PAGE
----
You may have noticed that I haven’t posted in a couple weeks. Maybe you even wondered why, and hoped that I would write something (that’s what I like to think at least). I wondered why I didn’t want to post. Why I didn’t have anything to write all of a sudden. Writers block, in a way. Or only thinking about things that I would prefer to write in a journal where the entire world won’t see it. Being the person I am, I don’t just take things for what they are. I have to interpret every little tiny detail of my life (in this case why I didn’t feel like blogging) to determine its potential consequences on my future and that of others.
My conclusion? I’m more than halfway through my time in Germany now. As of today I have been living with my host family for six months (and it’s my half birthday!) so I’m used to the way they live. I’m used to getting around the area. I know what I can and cannot do. I’ve started my internships. I’ve made friends. I’ve had Christmas. And, I’ve been away from the United States long enough that my references are a bit old.
That being said, I would still not consider myself to be completely ‘integrated’ into Germany/German culture. I’m still the Auslander (foreigner) who speaks good German but says ‘what’ a little too often for a real German. And who has an American accent (strangely enough the accent is usually more or less inexistent the first time I talk to people…if only it would stay that way). I still get asked about how it is on the other side of the pond. What I think about our military involvement in this and that. When the primaries are in different states and who is going to win the presidential election. Whether I eat McDonald’s a lot. And so on and so forth. Then again, I guess I should define the word ‘integrated’. If it means I’m in a good mood most of the time and know my way around and have made friends and feel like I have a life here, then yes, I am integrated. It’s just the fact that I’m still a foreigner that makes me feel unintegrated. It’s an odd feeling because in a way I sort of like it. I’m something new and different. I get looks from people that say to me “Wow, I could ask her so many things, but I’m a little shy and concerned that she has an accent because that’s intimidating, plus I have so many things I’m wondering that I don’t even know what I’m wondering”. I am regularly complemented on my ability to speak and understand German. In short, I get more attention because of it. But attention is tiring after a while. There’s a part of me that really wants to go back to my life in southeast suburban Denver where the streets are too wide and the grocery stores are open twenty four hours.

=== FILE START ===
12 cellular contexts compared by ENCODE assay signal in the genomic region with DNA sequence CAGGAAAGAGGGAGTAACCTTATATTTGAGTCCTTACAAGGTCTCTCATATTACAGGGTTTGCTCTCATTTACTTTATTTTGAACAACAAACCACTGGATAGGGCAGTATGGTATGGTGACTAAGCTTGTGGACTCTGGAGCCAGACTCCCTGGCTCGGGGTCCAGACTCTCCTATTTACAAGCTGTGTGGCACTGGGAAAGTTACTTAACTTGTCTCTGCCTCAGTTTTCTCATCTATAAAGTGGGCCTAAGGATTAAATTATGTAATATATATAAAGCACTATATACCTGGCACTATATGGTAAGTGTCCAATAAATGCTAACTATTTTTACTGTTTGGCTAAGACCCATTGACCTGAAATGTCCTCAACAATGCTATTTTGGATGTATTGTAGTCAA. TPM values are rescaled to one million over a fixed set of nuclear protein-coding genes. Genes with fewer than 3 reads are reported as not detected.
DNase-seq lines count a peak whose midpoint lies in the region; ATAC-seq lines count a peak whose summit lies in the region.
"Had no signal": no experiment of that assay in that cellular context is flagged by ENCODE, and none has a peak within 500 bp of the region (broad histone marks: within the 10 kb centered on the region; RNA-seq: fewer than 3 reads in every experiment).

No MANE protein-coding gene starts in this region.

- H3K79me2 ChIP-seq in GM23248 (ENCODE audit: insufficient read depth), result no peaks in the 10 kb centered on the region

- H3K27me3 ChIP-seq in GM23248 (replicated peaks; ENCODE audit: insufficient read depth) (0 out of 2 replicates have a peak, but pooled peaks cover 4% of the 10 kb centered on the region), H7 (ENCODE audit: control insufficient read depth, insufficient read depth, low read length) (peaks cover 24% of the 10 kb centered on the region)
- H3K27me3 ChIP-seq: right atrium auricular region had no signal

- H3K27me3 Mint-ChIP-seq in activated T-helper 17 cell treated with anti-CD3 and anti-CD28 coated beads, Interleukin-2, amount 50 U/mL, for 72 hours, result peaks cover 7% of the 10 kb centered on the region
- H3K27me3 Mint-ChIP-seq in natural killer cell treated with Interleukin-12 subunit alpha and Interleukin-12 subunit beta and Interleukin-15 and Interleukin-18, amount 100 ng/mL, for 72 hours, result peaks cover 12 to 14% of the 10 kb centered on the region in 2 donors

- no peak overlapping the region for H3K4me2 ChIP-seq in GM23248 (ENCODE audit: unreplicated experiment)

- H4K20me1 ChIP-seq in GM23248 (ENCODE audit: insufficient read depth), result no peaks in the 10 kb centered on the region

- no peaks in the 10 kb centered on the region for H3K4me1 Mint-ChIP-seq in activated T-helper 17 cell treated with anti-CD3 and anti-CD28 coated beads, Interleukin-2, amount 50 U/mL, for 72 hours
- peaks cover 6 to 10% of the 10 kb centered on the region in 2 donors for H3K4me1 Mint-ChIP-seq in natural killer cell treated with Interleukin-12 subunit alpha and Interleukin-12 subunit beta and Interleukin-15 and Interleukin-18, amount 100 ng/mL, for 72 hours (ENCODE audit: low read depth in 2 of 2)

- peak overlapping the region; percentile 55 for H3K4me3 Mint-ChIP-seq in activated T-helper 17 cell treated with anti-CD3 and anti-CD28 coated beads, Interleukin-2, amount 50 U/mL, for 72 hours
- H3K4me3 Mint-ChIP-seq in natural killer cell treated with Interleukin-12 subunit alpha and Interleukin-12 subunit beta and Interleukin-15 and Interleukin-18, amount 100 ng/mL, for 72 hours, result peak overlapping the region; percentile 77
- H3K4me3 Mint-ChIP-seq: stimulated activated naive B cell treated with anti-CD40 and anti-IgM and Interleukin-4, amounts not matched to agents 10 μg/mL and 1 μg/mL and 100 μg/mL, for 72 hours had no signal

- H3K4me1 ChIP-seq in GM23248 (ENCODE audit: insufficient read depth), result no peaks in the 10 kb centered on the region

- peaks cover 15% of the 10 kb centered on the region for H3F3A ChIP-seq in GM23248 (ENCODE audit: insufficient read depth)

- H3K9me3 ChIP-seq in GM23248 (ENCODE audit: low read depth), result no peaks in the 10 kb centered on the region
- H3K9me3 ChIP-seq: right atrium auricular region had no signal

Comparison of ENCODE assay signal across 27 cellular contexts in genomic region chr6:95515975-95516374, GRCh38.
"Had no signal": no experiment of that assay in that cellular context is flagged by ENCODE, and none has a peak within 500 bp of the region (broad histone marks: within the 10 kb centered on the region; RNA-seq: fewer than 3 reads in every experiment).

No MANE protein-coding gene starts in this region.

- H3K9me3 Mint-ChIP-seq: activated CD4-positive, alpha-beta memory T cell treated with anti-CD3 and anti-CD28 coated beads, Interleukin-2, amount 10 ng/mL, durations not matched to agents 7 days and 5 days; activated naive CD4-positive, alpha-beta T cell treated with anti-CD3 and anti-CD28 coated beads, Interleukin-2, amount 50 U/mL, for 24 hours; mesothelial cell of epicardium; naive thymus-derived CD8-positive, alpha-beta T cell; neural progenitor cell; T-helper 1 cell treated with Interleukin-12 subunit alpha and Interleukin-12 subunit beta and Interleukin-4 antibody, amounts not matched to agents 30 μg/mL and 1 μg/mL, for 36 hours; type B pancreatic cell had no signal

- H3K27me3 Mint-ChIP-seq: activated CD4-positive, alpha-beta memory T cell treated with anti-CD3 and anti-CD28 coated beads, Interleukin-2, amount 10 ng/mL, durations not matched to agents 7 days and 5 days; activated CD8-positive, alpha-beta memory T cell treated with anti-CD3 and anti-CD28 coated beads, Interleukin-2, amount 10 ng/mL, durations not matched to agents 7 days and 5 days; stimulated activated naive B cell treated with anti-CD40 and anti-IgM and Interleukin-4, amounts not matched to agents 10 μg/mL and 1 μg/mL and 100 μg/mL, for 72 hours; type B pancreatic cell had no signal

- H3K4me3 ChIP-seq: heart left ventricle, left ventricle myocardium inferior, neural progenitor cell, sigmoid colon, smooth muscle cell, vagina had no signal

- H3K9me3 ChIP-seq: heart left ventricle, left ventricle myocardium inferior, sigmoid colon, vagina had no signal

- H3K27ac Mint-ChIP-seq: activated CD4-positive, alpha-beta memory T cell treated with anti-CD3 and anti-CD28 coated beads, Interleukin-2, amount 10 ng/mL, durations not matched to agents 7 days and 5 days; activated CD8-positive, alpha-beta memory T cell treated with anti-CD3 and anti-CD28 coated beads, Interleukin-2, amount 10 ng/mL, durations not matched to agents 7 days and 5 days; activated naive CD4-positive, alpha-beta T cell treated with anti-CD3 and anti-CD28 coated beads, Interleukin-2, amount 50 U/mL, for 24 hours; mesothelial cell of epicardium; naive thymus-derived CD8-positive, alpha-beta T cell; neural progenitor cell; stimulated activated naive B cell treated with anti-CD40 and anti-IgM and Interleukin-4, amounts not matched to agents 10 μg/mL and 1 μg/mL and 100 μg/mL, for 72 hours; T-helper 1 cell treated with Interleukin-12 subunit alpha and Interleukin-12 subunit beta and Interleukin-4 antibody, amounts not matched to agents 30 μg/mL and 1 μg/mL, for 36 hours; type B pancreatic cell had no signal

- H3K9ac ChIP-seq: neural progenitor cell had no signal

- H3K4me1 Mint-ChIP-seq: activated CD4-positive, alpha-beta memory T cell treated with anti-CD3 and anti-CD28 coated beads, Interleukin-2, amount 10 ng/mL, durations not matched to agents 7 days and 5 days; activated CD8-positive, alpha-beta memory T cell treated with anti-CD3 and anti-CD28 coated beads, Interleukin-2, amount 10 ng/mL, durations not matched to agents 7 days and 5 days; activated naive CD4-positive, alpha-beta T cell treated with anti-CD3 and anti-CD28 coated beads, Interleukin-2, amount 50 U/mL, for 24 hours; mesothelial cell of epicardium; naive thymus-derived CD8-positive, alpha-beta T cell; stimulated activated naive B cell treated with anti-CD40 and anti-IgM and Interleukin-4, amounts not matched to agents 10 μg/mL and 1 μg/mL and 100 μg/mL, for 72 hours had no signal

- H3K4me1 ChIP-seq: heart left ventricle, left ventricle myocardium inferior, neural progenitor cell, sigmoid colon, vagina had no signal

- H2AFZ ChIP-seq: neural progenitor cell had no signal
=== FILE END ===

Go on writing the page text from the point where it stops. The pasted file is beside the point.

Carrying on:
What all that has to do with why I haven’t wanted to write for the past couple weeks is still a bit unclear to me. But I think the longer you live in a place, the less the things that might be weird to a newcomer appear weird. Rather than being the foreigner, I’ve been trying to allow myself to become German. Just for a couple months. Trying to let go of the part of me that is American and trying to embrace the German part (I’ve actually thought sometimes that I would have made a good German, had I been born here. I quite like the lifestyle for the most part). It’s just hard, because, well, I grew up in the United States.